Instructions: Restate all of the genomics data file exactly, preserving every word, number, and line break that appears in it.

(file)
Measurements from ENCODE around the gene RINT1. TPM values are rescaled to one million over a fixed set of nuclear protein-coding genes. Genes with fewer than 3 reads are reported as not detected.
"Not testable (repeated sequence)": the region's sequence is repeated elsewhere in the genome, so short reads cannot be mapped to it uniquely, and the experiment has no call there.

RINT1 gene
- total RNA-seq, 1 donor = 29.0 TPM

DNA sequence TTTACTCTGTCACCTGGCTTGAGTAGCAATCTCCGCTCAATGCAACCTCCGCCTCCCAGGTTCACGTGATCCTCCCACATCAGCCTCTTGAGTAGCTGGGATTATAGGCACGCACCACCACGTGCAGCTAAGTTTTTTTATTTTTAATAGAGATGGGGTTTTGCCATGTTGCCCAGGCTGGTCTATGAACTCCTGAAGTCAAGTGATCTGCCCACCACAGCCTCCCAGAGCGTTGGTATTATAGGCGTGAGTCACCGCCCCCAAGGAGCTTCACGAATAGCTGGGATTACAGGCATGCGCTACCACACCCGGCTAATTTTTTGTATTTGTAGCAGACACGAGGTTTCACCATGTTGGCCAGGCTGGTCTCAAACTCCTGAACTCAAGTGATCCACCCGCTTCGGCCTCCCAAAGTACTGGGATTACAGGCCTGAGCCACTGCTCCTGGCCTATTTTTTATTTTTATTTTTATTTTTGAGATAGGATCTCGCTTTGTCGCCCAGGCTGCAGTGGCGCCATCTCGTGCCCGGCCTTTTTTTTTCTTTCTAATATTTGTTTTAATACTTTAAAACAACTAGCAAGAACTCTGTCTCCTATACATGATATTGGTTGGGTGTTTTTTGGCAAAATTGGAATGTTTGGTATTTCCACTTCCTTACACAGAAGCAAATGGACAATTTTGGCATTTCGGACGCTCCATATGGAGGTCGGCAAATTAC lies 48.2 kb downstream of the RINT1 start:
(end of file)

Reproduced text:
Measurements from ENCODE around the gene RINT1. TPM values are rescaled to one million over a fixed set of nuclear protein-coding genes. Genes with fewer than 3 reads are reported as not detected.
"Not testable (repeated sequence)": the region's sequence is repeated elsewhere in the genome, so short reads cannot be mapped to it uniquely, and the experiment has no call there.

RINT1 gene
- total RNA-seq, 1 donor = 29.0 TPM

DNA sequence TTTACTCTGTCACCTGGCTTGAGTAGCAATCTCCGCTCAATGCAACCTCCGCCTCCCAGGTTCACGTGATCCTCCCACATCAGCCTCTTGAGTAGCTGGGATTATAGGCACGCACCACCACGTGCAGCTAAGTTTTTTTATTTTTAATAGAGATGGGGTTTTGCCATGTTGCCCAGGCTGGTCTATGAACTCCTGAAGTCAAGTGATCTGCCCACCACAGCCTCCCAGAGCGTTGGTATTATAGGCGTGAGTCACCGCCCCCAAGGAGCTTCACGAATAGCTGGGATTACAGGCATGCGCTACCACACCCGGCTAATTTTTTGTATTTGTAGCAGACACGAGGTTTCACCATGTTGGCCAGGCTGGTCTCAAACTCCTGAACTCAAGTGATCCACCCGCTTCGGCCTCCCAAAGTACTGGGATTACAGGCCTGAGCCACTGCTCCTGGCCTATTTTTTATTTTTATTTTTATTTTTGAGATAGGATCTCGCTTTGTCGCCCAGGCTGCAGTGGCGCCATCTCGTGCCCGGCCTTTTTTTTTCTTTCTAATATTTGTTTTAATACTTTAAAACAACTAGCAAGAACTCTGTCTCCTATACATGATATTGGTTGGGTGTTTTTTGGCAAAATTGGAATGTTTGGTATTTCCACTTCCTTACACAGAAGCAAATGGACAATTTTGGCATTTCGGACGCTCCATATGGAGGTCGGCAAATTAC lies 48.2 kb downstream of the RINT1 start: